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US "Underground" Operations in Iran, Cuba and Sudan

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Despite the current sanctions on business dealing with Iran, Cuba and Sudan, the Government has agreed that technology companies may export Internet services to these countries. The feeling behind the move is to allow the people of the countries access to the Internet to promote free speech and expression, according to an unnamed official. He added that the treasury department is to issue a general license to allow the exports from companies like Microsoft and Yahoo.


Google is about to announce a new service for cyclists on its Google Maps feature. Cyclists will be able to plan trips and find nature trails in 149 cities around the US. It is hoped that the new system will encourage more people to get out on their bikes and will be more user friendly than those systems which exist already. The feature can be found at maps.google.com/biking and will include itineraries and estimated biking times. In addition users can find out how difficult the terrain will be and how tired they are likely to become. A spokesperson from Google has commented on the new system and said that roads should not be for cars alone.


Commuters in New York are finally being treated to the latest technology to allow them to see when their train will arrive. Electronic arrival time clocks have been installed into the New York transportation network, long after other cities such as Paris and London were lucky enough to have them. The Metropolitan Transportation Authority have commented that the clocks should ease some of the anxiety which commuters feel in NY. In addition subway tracking schemes and GPS bus timers are also being trialled in the city. However not all commuters are happy about the new technology and some simply said they would prefer more trains rather than knowing when they would come.


The University of Wisconsin School of Medicine and Public Health have revealed a new technology which shows blood flow in a 4D equivalent. The blood flow is seen as a bundle of long threads which are color-coded depending on the speed of the flow. Blue is relatively slow, while green is much quicker. Red or yellow indicates a problem. The imaging machine can also indicate the direction of the blood flow. Patients will only need to be in an MRI scanner for ten minutes and require no anesthetic or other procedure. The new technique is called Phase Contrast Vastly Under-sampled Isotropic Projection Reconstruction.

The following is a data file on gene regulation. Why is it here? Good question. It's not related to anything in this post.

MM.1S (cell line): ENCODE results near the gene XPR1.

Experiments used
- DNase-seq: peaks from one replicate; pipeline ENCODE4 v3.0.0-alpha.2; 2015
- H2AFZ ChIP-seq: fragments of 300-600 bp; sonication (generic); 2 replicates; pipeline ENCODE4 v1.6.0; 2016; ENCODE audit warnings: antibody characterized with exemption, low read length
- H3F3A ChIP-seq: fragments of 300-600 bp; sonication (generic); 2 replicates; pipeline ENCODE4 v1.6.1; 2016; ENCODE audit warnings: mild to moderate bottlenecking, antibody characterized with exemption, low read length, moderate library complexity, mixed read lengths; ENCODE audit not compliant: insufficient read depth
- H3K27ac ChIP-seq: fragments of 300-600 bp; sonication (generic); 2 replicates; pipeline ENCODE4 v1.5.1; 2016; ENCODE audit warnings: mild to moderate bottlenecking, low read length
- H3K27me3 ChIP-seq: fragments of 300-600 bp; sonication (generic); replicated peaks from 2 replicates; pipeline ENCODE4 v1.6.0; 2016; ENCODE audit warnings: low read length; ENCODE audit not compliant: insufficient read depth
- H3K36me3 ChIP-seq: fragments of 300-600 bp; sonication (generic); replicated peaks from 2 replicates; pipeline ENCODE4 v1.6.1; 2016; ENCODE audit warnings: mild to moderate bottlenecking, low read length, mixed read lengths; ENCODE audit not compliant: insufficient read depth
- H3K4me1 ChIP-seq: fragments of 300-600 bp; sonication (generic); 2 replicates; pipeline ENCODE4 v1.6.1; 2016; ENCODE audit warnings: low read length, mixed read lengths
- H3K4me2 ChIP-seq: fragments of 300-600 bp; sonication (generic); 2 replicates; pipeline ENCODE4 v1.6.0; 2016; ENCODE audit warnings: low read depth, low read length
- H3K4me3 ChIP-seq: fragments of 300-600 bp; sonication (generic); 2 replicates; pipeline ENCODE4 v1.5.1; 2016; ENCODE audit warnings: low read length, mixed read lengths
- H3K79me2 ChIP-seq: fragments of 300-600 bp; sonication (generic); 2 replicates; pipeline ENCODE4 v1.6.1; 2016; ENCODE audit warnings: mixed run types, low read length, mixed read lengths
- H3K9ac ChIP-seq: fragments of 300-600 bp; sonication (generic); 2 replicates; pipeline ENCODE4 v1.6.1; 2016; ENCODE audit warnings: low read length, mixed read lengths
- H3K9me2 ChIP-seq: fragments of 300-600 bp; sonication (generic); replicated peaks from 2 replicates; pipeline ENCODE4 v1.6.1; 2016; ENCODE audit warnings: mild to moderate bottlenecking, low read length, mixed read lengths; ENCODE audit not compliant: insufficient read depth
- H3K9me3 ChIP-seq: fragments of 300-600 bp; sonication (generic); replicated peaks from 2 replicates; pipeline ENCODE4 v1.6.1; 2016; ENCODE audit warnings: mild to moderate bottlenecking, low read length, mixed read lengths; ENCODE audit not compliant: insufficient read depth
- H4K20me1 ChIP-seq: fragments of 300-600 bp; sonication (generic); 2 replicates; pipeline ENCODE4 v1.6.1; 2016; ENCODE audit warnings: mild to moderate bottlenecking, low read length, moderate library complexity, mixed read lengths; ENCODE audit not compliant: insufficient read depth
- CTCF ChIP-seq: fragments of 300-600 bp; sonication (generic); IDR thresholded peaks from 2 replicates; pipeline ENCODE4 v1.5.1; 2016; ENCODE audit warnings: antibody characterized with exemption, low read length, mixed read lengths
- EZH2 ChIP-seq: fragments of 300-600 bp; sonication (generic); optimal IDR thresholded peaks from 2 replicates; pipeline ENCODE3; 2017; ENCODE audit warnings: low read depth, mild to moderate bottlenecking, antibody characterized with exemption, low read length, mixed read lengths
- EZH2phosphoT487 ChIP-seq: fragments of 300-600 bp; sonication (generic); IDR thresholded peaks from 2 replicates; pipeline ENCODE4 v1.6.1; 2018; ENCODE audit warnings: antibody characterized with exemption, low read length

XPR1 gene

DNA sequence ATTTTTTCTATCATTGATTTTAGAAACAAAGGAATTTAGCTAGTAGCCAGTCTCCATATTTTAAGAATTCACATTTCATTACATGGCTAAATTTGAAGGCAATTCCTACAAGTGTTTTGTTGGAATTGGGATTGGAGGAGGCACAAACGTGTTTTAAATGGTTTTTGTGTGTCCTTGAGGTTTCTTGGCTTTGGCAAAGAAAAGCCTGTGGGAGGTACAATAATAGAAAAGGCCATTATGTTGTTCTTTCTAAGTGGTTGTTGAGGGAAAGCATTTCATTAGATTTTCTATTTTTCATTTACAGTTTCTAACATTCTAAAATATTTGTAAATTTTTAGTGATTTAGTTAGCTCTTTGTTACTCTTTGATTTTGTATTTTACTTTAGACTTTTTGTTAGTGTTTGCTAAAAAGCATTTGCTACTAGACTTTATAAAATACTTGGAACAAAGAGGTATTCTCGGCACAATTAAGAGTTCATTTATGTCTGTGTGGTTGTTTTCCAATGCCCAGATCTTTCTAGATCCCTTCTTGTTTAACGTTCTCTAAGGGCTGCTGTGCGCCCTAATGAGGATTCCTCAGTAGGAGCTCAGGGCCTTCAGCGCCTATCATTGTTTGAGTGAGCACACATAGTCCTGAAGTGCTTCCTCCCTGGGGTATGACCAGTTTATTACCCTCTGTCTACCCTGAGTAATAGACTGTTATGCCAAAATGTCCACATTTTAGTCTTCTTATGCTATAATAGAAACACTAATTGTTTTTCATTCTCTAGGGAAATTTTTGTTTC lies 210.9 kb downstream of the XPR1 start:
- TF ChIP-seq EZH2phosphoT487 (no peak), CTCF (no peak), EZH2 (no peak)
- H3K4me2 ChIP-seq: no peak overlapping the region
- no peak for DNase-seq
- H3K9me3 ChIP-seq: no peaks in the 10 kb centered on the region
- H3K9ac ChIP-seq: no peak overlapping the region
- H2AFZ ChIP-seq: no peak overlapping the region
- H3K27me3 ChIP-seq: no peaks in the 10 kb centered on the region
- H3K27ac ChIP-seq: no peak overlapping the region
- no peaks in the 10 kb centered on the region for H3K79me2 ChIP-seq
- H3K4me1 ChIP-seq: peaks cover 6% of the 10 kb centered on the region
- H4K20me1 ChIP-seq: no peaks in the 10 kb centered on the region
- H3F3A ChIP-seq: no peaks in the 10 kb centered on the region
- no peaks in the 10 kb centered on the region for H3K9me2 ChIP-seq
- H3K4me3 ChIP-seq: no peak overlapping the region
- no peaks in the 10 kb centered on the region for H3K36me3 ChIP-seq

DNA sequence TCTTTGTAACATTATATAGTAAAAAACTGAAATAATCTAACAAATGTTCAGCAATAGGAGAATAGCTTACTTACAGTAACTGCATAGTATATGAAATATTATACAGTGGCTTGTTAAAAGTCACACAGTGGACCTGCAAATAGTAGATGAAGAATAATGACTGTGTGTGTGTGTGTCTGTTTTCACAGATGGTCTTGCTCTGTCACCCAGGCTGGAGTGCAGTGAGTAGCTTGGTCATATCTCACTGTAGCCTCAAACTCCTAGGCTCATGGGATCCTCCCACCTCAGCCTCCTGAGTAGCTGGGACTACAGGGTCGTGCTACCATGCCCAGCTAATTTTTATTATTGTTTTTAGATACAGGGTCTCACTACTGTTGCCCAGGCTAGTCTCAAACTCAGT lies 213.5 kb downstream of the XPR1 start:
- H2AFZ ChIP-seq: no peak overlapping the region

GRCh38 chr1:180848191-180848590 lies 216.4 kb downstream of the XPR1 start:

Manufacturers are already coming up with accessories for the iPad. The Belkin Max Sleeve is one of these. For $39.99 the padded sleeve also has room for other gadgets by being expandable. It has a pleated design to allow storage of a charger, iPod or other items. When the extra space is not needed it collapses to its original shape for easy transportation. It is made of neoprene and comes in black/white or plum/violet.


The Microsoft research lab in Cambridge has come up with a device to help those who suffer from Alzheimer's disease. The SenseCam is worn around the neck and contains a small digital camera and a movement monitor. The idea is that the patient can take photos of their experiences and use them to jog their memory later. It could also benefit family members who will no longer have to repeat things over and over to their relative. The device will allow the patient to relive experiences to help that memory to become set in their mind and to become more real. Researchers have discovered that certain images, such as faces are better at encouraging recollection. These can be used alongside summaries of particular days which are put together by family members. The device will select relevant photos and a verbal narrative can be added.


Questions are being raised as to how dangerous it might be for police officers and paramedics to use the gadgets they are required to have inside their vehicles. The drivers say that the systems which include GPS, radios and dashboard computers are essential to the work they do, but they obviously present a clear risk. According to the New York Times, 75% of police cars have on board computers and 30% of ambulances now have the devices. Jeffery Lindsey from the Health and Safety Institute has said that the technology is enormously beneficial, but that training needs to take the use of gadgets into account. The government has agreed to finance solutions to these problems and are paying for research into hands free devices for police officers. †

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